What if the USAAF and RAF had solely used Mosquitos instead of Lancasters, Halifaxes, B17s, B24s etc in Europe

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What if the USAAF and RAF had solely used Mosquitos instead of Lancasters, Halifaxes, B17s, B24s etc in Europe

Post by Aussiegoat » 19 Apr 2019 08:56

The USAAF and RAF suffered extremely high losses among their bomber forces. What would have the European aerial campaign looked like had the allies diverted production away from Lancasters, Halifaxes, B17s, B24s, B25s, B26s etc towards Mosquitos?

Mosquitos had the performance to match most enemy fighters, could carry a similar bomb load to many medium and even some 'heavy' bombers over certain ranges, and ultimately had one of the best (if not the lowest) loss rate of any allied bomber.

I reckon the Luftwaffe's worst nightmare would have been 1,000s of Mosquitos attacking by day and night. Would have been almost impossible to combat.

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Re: What if the USAAF and RAF had solely used Mosquitos instead of Lancasters, Halifaxes, B17s, B24s etc in Europe

Post by maltesefalcon » 19 Apr 2019 15:44

Have a look at this previous post on a similar topic.
viewtopic.php?f=11&t=211328&p=1909986&h ... o#p1909986

or another:

viewtopic.php?f=11&t=123587&hilit=Mosquito

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Re: What if the USAAF and RAF had solely used Mosquitos instead of Lancasters, Halifaxes, B17s, B24s etc in Europe

Post by Sheldrake » 20 Apr 2019 00:11

Those posts aren't quite addressing the same issues.

If the British had solely relied on the Mosquito, I dare say the Germans would have expedited the development of a faster fighter that could catch the mosquito.

After all, in 1936 the German Do17 had a comparable performance advantage over contemporary fighters as the Mosquito over the German fighters of 1941. Faced by, say Ta154, Do 335 or Me262 the Mosquito is as easy meat as a Do17 against Spitfires.

The Mosquito was an adjunct to the main British Bomber effort and German development was focused on stopping heavy night bombers, and then heavy day bombers when the US joined in. The heavy bomber forces were capable of delivering the equivalent throw weight to nuclear weapons. Hiroshima and Nagasaki were the same order of magnitude in Kilotons to Hamburg or Dresden.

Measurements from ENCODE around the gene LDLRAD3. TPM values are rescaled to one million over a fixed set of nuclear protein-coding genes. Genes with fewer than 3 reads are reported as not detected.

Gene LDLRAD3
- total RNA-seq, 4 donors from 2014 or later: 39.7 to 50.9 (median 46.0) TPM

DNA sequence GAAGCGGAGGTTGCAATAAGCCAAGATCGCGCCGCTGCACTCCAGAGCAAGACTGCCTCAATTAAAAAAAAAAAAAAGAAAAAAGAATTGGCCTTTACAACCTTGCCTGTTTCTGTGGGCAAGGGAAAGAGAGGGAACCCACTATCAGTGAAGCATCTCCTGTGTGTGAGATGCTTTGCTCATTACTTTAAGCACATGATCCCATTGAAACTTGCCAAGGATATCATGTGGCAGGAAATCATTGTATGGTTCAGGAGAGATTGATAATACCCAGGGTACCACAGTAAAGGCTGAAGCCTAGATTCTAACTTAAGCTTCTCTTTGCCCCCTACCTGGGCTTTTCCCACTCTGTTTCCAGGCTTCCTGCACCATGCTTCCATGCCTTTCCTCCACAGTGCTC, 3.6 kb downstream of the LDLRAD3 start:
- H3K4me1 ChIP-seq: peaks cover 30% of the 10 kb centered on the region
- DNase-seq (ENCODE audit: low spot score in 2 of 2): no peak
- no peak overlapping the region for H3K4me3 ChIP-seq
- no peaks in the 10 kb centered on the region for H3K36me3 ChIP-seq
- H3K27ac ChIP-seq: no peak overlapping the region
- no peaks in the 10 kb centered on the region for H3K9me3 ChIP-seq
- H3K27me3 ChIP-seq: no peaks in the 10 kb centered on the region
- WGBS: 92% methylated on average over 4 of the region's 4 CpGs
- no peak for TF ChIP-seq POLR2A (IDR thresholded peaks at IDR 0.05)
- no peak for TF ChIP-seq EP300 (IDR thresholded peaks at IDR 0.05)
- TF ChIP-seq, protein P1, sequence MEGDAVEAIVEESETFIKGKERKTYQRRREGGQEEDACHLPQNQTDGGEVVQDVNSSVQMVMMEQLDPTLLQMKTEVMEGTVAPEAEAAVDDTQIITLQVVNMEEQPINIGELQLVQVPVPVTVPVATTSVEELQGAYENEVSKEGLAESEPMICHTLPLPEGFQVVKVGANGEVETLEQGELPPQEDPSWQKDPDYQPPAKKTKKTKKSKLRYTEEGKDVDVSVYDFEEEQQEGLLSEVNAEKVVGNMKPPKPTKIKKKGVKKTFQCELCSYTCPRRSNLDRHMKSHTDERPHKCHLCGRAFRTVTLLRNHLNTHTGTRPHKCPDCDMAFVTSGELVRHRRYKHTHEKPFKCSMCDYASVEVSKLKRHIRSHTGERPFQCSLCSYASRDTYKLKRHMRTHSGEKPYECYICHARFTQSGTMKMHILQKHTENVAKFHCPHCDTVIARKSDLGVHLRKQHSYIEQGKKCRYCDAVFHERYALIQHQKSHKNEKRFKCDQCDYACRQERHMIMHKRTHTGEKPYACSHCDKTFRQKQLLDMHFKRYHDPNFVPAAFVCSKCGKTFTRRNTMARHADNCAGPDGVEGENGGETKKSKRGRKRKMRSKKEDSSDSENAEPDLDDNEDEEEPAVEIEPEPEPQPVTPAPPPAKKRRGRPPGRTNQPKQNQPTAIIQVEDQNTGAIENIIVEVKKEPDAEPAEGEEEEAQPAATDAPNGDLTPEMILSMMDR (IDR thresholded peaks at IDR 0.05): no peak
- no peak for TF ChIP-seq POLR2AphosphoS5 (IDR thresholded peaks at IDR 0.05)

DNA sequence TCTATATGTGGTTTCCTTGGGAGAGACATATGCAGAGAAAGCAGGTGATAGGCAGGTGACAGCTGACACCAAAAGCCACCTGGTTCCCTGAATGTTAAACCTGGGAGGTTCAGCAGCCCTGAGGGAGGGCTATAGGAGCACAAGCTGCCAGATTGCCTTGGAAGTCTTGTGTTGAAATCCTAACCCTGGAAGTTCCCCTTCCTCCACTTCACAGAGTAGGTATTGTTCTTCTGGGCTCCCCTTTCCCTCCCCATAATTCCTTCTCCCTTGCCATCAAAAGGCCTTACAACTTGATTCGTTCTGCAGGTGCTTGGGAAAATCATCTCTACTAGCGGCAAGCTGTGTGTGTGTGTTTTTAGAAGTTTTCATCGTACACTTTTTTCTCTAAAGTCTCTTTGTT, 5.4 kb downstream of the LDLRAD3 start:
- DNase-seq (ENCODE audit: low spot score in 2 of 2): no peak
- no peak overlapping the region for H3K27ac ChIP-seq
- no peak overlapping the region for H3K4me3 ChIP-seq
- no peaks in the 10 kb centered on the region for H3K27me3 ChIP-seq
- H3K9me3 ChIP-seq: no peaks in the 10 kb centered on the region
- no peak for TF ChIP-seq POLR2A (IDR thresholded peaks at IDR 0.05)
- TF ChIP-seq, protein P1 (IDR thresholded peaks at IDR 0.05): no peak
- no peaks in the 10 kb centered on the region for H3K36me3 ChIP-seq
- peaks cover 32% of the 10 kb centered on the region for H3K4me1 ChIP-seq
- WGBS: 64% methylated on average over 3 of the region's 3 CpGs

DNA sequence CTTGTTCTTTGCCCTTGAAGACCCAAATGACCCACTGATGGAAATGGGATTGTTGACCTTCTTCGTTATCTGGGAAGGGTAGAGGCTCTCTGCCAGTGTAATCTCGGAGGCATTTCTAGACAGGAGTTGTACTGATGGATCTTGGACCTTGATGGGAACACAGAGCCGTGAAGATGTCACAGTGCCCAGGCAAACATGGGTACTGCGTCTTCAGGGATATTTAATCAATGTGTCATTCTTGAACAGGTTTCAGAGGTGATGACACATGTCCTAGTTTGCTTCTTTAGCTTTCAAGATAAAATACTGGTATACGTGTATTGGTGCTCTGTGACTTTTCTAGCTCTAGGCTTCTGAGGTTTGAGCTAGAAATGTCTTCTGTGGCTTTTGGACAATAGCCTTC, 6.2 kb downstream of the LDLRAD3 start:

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Re: What if the USAAF and RAF had solely used Mosquitos instead of Lancasters, Halifaxes, B17s, B24s etc in Europe

Post by stg 44 » 20 Apr 2019 02:52

Sheldrake wrote:
20 Apr 2019 00:11
Those posts aren't quite addressing the same issues.

If the British had solely relied on the Mosquito, I dare say the Germans would have expedited the development of a faster fighter that could catch the mosquito.

After all, in 1936 the German Do17 had a comparable performance advantage over contemporary fighters as the Mosquito over the German fighters of 1941. Faced by, say Ta154, Do 335 or Me262 the Mosquito is as easy meat as a Do17 against Spitfires.

The Mosquito was an adjunct to the main British Bomber effort and German development was focused on stopping heavy night bombers, and then heavy day bombers when the US joined in. The heavy bomber forces were capable of delivering the equivalent throw weight to nuclear weapons. Hiroshima and Nagasaki were the same order of magnitude in Kilotons to Hamburg or Dresden.
Its not like the Germans didn't try. The Ta-154 proved to be a failure, the Do335 wasn't ready until the end of the war, and the Me262 was designed for something else. You might see some single engine light jet fighters for interceptions of Mossies earlier, but not by much. Maybe there is a fast twin engine fighter they could try and produce, that is really stripped down except for weapons, perhaps something like the Me109Z, but stripped down even more of all but the necessary light weapons to say ignite the Mossies with incendiaries (I'm thinking like the MG131). Who knows, but unarmed Mossies might mean you could try and counter them with really light SE fighters, i.e. without armor and just a few light MGs, but if so why weren't they tried IOTL given the serious threat the Mossies posed?